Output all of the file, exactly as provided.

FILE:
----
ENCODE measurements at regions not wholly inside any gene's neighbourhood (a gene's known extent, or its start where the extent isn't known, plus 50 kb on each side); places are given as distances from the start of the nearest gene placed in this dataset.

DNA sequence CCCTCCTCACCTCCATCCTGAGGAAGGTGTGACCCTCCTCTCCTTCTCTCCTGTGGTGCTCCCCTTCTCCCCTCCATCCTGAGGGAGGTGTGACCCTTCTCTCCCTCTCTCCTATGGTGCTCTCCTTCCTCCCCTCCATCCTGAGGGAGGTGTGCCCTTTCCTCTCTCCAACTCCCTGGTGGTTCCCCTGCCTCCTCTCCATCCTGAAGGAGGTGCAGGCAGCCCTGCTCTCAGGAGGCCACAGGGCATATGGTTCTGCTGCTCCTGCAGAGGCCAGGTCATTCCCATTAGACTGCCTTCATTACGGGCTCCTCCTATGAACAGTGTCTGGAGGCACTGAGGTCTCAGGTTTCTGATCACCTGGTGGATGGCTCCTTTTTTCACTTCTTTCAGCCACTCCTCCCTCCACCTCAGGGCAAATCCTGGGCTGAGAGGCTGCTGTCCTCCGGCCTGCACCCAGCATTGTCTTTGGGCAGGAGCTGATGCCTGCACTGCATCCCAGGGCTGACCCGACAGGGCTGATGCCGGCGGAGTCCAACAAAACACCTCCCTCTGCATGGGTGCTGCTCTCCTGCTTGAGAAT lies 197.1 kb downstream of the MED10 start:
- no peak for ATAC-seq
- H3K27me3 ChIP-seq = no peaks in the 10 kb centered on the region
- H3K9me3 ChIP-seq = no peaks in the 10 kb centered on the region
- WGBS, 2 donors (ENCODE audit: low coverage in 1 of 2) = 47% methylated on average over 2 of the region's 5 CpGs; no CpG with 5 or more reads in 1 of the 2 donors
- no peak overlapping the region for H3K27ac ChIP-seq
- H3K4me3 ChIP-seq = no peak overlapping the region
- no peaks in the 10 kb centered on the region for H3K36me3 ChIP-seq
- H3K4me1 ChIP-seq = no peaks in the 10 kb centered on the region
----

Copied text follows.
ENCODE measurements at regions not wholly inside any gene's neighbourhood (a gene's known extent, or its start where the extent isn't known, plus 50 kb on each side); places are given as distances from the start of the nearest gene placed in this dataset.

DNA sequence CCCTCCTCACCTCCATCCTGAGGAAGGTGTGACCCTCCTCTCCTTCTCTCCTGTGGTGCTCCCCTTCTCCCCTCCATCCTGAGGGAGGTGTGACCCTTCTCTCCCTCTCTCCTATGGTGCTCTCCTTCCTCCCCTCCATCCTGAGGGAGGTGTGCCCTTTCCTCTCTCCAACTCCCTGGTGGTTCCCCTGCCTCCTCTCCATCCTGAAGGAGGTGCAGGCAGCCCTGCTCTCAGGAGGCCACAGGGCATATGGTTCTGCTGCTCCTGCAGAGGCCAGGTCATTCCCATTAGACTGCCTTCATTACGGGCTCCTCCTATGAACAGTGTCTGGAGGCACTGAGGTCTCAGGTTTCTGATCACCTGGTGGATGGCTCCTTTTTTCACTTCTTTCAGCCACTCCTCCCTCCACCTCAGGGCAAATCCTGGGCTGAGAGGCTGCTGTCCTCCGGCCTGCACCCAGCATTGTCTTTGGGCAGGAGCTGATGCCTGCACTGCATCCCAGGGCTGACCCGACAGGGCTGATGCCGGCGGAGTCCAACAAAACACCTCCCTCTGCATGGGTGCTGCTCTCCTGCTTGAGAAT lies 197.1 kb downstream of the MED10 start:
- no peak for ATAC-seq
- H3K27me3 ChIP-seq = no peaks in the 10 kb centered on the region
- H3K9me3 ChIP-seq = no peaks in the 10 kb centered on the region
- WGBS, 2 donors (ENCODE audit: low coverage in 1 of 2) = 47% methylated on average over 2 of the region's 5 CpGs; no CpG with 5 or more reads in 1 of the 2 donors
- no peak overlapping the region for H3K27ac ChIP-seq
- H3K4me3 ChIP-seq = no peak overlapping the region
- no peaks in the 10 kb centered on the region for H3K36me3 ChIP-seq
- H3K4me1 ChIP-seq = no peaks in the 10 kb centered on the region